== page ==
8 Responses to “Two-fer Tuesday: Peace by Deacon Blue”

  1. February 3, 2009 at 3:19 pm

    You make a fantastic point. It is absolutely acceptable to love your religion, but you have to love and defend yourself and your family as well.

  2. 2 Wes
    August 22, 2009 at 1:09 am

    So what do you make of this, said by Jesus, in Matthew 5:38-40?

    “You have heard that it was said, ‘Eye for eye, and tooth for tooth.’ But I tell you, Do not resist an evil person. If someone strikes you on the right cheek, turn to him the other also. And if someone wants to sue you and take your tunic, let him have your cloak as well.

  3. 3 Deacon Blue
    August 22, 2009 at 5:50 pm

    What I think is that there is a lot to be said for taking shit from someone and not retaliating. But this is a very individual statement by Jesus. It doesn’t say, “If someone comes against those you love, let them have their way.” What I think it that Jesus wants us to refrain from revenge most especially, and to refrain from responding to violence with violence.

    This does not mean, however, that we simply meekly allow people around us to be hurt, nor that we truly just hand over our stuff to evil people .

  4. 4 Wes
    August 24, 2009 at 3:36 am

    i agree that God uses the zealous and righteous anger of humans to act out his supreme justice and holy purpose (numbers 25, story of phineas). i am all for christians being soldiers, police officers, etc. (i myself have trained in small chunks of Tae Kwon Do and Kung Fu)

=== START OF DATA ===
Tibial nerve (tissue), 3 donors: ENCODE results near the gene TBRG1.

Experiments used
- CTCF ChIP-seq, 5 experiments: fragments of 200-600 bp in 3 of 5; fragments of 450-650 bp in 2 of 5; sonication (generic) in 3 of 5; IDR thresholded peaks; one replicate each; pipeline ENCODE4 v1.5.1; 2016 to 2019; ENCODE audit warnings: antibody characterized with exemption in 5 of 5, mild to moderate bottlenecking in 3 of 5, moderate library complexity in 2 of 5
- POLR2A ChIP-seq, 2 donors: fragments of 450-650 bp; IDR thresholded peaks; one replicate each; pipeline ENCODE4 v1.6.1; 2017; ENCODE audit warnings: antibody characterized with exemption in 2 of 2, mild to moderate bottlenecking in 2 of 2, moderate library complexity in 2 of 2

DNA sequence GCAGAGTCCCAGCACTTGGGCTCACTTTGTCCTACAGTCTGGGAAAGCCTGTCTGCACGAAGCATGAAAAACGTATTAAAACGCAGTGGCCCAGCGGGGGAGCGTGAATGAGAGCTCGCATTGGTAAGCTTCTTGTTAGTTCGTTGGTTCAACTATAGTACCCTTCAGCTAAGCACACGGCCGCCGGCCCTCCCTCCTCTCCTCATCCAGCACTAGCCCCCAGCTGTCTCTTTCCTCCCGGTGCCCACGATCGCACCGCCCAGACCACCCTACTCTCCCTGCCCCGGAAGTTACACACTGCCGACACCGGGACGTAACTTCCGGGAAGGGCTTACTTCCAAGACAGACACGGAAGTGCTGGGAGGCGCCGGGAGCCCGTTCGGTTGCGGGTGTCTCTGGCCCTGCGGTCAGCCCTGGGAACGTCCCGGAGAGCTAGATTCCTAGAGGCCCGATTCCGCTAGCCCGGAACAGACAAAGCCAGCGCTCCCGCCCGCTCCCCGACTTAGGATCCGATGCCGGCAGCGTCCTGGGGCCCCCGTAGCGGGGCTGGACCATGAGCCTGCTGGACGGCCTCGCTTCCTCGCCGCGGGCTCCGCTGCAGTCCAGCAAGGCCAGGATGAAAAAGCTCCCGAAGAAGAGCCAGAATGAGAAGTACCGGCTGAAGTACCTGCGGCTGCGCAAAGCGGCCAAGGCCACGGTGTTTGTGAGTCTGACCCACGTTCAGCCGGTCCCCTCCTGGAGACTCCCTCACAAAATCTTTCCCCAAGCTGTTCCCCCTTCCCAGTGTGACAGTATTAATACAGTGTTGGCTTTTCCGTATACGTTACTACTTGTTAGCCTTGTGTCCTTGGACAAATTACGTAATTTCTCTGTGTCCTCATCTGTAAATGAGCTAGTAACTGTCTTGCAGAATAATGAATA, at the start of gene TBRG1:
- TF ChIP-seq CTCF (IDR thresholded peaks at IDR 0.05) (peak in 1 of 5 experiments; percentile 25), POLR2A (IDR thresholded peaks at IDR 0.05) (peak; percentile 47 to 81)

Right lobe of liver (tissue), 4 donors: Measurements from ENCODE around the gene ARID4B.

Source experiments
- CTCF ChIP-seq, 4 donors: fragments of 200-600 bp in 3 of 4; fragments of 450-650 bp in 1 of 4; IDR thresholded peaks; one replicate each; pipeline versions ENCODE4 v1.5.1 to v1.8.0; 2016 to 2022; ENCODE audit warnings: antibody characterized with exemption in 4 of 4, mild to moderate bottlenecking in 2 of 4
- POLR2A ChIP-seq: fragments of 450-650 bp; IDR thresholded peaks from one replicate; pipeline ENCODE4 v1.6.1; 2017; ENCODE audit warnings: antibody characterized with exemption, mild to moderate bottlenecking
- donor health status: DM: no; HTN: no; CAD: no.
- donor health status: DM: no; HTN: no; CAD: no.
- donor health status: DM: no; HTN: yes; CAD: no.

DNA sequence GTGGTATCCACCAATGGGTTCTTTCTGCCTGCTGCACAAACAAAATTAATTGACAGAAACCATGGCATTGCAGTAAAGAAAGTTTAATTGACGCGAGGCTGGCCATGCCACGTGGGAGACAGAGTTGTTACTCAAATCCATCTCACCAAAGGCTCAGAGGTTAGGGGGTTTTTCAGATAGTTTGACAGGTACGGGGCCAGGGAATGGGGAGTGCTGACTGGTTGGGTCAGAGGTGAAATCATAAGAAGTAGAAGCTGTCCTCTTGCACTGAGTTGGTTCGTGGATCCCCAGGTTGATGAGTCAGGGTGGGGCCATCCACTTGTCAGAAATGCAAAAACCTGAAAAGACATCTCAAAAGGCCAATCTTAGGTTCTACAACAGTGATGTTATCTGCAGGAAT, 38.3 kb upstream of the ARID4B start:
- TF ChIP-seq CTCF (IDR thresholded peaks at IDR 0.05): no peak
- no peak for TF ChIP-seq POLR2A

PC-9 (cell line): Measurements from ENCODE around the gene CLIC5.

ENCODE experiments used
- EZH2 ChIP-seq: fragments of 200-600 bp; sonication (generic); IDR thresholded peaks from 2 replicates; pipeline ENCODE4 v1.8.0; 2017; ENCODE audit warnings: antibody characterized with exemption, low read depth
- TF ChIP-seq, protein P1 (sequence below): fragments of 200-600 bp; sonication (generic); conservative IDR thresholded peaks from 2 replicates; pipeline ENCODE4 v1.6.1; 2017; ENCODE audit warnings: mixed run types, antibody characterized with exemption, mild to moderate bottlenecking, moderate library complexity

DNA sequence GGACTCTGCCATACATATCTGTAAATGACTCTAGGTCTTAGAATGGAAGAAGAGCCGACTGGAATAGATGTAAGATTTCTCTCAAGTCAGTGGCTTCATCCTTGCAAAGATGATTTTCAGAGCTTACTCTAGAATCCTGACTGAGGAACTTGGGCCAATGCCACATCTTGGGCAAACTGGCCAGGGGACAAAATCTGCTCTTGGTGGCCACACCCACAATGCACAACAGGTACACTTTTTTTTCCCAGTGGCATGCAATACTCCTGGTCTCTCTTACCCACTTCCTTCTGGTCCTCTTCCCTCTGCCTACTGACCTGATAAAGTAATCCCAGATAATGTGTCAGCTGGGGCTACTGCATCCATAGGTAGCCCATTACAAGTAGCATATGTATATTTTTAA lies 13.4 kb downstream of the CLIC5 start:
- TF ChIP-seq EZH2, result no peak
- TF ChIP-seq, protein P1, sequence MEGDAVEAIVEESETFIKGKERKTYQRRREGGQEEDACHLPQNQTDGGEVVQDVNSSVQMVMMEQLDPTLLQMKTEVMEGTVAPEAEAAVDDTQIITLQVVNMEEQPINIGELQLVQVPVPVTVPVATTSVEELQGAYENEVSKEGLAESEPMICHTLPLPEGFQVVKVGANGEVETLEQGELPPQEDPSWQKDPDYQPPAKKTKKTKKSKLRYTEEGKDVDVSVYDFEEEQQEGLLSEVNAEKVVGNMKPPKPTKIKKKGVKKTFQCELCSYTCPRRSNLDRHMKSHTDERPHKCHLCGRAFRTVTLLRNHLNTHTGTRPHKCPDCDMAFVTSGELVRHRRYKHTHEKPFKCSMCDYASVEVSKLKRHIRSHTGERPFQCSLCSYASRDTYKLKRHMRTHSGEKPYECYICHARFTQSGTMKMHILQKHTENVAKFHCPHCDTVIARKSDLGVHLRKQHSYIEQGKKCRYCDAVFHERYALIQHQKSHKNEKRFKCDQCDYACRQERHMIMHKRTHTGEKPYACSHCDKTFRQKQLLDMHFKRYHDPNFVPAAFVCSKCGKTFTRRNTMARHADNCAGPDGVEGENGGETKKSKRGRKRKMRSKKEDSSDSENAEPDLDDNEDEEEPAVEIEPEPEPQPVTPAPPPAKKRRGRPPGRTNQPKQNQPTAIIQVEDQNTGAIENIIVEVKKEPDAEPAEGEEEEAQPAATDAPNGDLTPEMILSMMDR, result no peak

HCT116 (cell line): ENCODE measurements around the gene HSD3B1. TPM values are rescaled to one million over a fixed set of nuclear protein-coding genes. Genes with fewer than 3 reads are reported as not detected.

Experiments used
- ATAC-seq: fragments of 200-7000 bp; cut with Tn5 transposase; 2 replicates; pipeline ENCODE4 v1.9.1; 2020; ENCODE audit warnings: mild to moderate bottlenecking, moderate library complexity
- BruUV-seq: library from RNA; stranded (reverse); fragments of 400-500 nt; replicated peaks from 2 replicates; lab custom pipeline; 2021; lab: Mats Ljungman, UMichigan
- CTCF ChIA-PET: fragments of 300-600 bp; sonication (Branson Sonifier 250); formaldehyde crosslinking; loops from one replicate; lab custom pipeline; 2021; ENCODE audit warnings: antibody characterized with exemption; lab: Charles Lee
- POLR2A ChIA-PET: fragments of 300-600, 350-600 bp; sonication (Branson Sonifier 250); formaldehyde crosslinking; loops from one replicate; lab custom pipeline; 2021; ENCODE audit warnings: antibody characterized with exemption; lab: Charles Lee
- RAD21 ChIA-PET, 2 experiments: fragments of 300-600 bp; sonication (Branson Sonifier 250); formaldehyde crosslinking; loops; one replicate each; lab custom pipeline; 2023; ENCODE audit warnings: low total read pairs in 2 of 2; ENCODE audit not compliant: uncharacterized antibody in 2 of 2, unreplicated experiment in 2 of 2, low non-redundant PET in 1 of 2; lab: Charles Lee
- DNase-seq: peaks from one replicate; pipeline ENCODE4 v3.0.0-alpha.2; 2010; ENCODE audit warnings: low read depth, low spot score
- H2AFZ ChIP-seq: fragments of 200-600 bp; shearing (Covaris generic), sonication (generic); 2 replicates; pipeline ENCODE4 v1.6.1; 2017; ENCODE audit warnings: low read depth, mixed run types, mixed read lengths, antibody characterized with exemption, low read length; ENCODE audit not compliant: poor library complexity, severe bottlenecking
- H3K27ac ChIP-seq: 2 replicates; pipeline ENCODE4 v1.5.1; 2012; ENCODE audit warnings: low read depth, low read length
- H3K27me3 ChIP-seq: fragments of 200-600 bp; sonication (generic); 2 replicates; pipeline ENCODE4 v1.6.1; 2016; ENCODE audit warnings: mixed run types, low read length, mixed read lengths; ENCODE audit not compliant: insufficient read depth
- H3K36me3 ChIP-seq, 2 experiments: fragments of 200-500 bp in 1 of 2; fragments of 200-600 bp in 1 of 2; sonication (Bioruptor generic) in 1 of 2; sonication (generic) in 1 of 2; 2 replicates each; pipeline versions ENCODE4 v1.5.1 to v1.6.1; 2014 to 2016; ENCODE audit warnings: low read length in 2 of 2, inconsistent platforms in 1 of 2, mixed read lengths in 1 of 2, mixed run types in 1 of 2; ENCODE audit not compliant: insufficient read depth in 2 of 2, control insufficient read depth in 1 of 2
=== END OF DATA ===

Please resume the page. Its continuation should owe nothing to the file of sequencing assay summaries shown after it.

in matthew 5, Jesus is teaching God’s commands to a huge crowd of people. the verse i used in my previous post (matthew 5:38-40) is not a “very individual statement” by Jesus, but rather God’s command to you and I. (i apologize if i misinterpret your meaning of “very individual statment”)

    yes, we truly are to give over our belongings if someone asks for them, and yes, we are to simply take abuse with grace. it seems that you are placing more value on your earthly posessions and flesh than Christ. (my words, Gods)

    Everything, including things robbers may steal from your house, or your body, is as loss compared to Christ (phil 3:7). Do you truly value defending your flesh and temporary earthly items so much? (matthew 6:20) (Gods words, not mine)

    Can you use scripture to defend your position? i only saw one tiny bit of scripture in your entire article, and even you admit that “Violence isn’t the point of that passage. The message is a more general one about not causing or escalating strife if you can avoid it”.